Thus, the quality of a plot is largely determined by its location. For both the Eastern Scheldt and the Wadden Sea, landings and monitoring data show that the quality of mussels is improving toward the sea holes. Practice and research show that survival of mussel seed, especially MZI seed, is better on plots in quieter areas than in more exposed locations. Preferably also in places where the seiment is a bit grittier so that the mussel seed can attach to something. However, at the exposed locations near the sea holes, the supply of food is often better and these are therefore good locations for the somewhat stronger half-grown mussels that are less susceptible to washout than seed. This is where the half-grown mussels can grow into good quality consumption mussels.

Mussel plots are often positioned in or along channels, where flows are relatively high, mixing is high and it is not too muddy. In the gully, downstream flow rate decreases and water is increasingly refiltered. Thus, the amount of food in the water gradually decreases, reducing growth and quality.

Local conditions can also play a role in the quality of a plot. Drainage gullies from a slab, for example, can locally affect food supply to the plot. Also, benthic diatoms from the plate during the ebb phase can lead to additional food in the water. Growth of a plot in the mouth of such a trench may be better than an adjacent plot as a result. There are several ways a grower can improve the yield of a plot, depending on the location. Growers can spread the seed extra well and match the density to the site to lower competition among the mussels but at the same time ensure that the mussels can clump together. Sowing along shells can also increase survival. Because the soil is made grittier, the mussels can adhere better and are less likely to wash away. In addition, it is important to consider local food dynamics. So to move mussels at the right time to a more suitable location to grow into consumption mussels. However, the quantity and quality of food varies greatly from year to year and by season. There are also large differences between plots. To optimize their mussel seed yield, growers move their mussels between the different growing plots they have available during the culture cycle. They make trade-offs between expected growth and survival in the respective plots. On the plots in the North Branch of the Eastern Scheldt, growth is generally limited and these plots are mainly used for storage of mussel seed and half-grown mussels. From here the mussels are moved to plots in the middle and western part of the Eastern Scheldt where the mussels continue to grow into consumer mussels.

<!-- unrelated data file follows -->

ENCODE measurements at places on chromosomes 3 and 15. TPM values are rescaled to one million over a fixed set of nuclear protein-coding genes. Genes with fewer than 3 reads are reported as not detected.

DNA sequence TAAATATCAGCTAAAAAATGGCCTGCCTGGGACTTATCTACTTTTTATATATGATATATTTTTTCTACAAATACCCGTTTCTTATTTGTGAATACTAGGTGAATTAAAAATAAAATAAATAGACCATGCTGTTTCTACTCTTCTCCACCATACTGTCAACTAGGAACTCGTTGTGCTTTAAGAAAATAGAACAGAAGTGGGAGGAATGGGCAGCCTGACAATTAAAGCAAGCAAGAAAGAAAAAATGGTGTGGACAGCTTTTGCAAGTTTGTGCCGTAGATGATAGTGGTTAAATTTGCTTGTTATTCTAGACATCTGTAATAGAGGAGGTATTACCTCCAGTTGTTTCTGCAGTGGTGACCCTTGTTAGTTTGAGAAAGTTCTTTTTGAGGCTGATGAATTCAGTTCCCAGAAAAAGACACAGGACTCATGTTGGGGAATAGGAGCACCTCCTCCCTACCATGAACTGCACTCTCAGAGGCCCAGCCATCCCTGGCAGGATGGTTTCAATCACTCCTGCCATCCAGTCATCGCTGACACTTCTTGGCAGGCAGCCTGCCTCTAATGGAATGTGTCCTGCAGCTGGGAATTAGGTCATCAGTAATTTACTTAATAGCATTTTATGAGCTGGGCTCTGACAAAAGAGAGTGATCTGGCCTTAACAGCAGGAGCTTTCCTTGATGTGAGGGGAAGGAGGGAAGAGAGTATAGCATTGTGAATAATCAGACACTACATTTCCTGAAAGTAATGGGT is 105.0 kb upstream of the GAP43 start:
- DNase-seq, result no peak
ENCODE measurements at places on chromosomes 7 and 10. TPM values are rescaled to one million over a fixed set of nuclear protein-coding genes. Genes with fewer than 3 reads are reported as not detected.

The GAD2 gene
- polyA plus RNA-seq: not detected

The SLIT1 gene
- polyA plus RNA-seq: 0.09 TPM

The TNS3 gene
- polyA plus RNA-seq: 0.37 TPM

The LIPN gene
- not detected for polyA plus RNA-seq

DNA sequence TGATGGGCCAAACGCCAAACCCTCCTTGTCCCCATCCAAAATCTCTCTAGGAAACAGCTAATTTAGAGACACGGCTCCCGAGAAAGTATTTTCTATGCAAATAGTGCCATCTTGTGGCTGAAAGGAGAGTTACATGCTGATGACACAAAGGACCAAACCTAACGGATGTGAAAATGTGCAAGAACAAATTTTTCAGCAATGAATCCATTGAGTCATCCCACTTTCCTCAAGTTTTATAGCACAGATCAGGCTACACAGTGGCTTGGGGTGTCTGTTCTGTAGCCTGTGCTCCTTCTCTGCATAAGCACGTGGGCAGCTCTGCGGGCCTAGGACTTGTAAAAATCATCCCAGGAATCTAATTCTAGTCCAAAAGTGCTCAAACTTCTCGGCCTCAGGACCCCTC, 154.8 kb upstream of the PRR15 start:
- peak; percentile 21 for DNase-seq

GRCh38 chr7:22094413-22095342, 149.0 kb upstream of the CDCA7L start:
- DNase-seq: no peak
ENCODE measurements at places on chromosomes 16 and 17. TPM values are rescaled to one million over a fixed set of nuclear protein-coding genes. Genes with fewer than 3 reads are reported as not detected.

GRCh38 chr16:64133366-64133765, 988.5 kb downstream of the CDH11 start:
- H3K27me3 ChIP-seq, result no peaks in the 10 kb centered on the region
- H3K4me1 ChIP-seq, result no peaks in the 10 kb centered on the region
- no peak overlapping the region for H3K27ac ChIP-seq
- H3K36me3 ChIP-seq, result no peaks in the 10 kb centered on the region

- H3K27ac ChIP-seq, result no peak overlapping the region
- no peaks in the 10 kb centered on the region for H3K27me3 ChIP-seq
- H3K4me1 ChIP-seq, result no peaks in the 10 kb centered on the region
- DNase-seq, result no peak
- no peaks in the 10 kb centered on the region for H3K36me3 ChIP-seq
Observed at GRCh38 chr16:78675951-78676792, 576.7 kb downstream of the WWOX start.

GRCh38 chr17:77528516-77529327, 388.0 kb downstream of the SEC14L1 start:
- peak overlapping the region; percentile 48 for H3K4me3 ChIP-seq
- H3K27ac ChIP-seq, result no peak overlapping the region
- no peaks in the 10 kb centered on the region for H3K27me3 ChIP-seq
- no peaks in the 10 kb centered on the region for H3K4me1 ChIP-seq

Leave A Reply